The storm, named 'Fabienne', caused major damage to southern and central parts of the country, while thousands of people across Germany faced travel disruption.
The south of Hesse, parts of Thuringia, Rhineland-Palatinate, Baden-Württemberg, Bavaria and Saxony were particularly affected by the storm.
Rescue services remained on high alert throughout Sunday. The German Weather Service said wind gusts of up to 158km/h were recorded.
At a camping site in Bavaria on Sunday evening, a tree fell over and killed a 78-year-old woman, according to police in the Bamberg district. The woman suffered severe injuries and died at the scene of the accident.
In Baden-Württemberg, a four-year-old boy was critically injured by a falling tree. In Epfenbach, the Rhine-Neckar district, strong winds tipped a large beech tree onto a car in which the child was sitting, at around 6 pm on Sunday.
According to police, the boy suffered life threatening head injuries and was flown to a hospital by a rescue helicopter. Three other family members in the vehicle remained unharmed, reports the Stuttgarter Zeitung.
A car travelling near a fallen down tree in Burgwindheim, Bavaria. Photo: DPA
In large parts of southern and central Germany roads had to be closed and trees had to be cleared. In Saxony, the Erzgebirgskreis area was particularly badly hit. “Callers told us about a tornado,” said a spokesman for the local fire brigade. Parts of roofs were blown off houses, while a building was considered to be in danger of collapsing.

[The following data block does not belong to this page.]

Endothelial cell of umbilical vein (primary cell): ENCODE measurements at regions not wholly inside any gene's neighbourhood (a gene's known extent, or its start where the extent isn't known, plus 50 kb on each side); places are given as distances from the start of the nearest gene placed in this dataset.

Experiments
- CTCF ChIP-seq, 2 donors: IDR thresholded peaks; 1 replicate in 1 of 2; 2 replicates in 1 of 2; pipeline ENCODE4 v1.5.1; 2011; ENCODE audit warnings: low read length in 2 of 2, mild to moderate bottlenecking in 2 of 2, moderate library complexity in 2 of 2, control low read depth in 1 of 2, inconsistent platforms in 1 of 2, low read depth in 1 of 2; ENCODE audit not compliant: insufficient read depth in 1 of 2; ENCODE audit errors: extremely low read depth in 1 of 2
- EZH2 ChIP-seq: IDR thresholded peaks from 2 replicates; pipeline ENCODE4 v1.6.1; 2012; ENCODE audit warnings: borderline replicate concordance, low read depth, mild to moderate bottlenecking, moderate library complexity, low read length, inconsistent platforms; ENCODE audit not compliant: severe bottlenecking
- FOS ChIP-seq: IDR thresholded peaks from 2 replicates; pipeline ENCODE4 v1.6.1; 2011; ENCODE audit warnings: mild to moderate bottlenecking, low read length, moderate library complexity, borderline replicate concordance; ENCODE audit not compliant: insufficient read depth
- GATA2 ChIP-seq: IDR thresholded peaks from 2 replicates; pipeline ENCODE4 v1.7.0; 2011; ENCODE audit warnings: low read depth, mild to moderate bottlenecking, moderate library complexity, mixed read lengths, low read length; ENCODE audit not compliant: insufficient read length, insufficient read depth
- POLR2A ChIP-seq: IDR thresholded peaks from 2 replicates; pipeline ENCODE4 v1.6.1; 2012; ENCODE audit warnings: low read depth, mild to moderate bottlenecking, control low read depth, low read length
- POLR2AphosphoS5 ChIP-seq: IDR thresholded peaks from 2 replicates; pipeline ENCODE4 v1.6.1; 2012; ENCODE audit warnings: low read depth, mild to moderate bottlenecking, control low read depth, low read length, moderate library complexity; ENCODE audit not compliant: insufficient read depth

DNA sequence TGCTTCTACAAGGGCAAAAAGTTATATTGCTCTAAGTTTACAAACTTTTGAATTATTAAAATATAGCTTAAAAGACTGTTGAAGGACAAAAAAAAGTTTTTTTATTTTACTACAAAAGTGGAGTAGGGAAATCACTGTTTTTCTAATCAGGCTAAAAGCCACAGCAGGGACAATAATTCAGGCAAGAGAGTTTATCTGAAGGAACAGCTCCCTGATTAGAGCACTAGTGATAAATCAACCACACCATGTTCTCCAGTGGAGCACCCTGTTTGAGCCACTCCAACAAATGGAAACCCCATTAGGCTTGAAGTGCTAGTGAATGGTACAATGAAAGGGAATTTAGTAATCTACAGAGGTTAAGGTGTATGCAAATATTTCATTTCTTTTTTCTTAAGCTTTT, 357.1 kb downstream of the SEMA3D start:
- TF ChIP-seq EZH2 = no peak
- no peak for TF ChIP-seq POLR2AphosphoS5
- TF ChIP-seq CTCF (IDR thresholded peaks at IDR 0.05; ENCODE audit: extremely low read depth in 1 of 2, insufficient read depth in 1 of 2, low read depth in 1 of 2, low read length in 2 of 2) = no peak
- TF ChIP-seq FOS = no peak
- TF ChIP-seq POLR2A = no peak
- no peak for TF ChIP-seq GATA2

A railway spokeswoman in Berlin said that numerous trees had fallen on tracks or overhead lines. Storm damage restricted traffic for several hours on Sunday. Some routes had not been reopened on Monday morning. “Colleagues are in the process of repairing the damage as quickly as possible,” the spokeswoman said.
Guten Morgen. #Fabienne ist nach Polen abgezogen. Heute gibt es zwischen dem nachfolgenden Hoch Schorse und der abziehenden Fabienne noch starke bis stürmische #Böen: https://t.co/YyavIu81Zw pic.twitter.com/qhQdtK5iBs
— DWD (@DWD_presse) September 24, 2018
A tweet issued by the German Weather Service on Monday which says the storm has now moved east in the direction of Poland.
On Monday morning, long-distance routes between Nuremberg and Regensburg between Würzburg and Ansbach were closed. Rail traffic between Nuremberg and Stuttgart was partly resumed.
On Sunday evening there had also been interruptions and delays on the DB Prestige line between Berlin and Munich; on the line between Mainz and Mannheim, Frankfurt and Heidelberg as well as Frankfurt and Mannheim.
Guests huddle together during an Octoberfest event in Munich. Photo: DPA
In Stuttgart, Munich, Nuremberg, Regensburg and Basel, DB provided accommodation to stranded passengers. The railway spokeswoman announced that restrictions could still take place on Monday morning. “The fact that trains and staff are not in the right places can have repercussions,” she said.
Frankfurt Airport – Germany's largest airport – also reported problems. The weather caused delays and flight cancellations. About two dozen flights were cancelled between 4 and 6 pm.
The storm also made an appearance in neighbouring Switzerland. There, 'Fabienne' mainly caused a stir to air traffic, the agency SDA reported. At Zurich, Basel and Geneva airports, almost all take-offs and landings were delayed in the evening.
On late Sunday evening, the German Weather Service removed all storm warnings.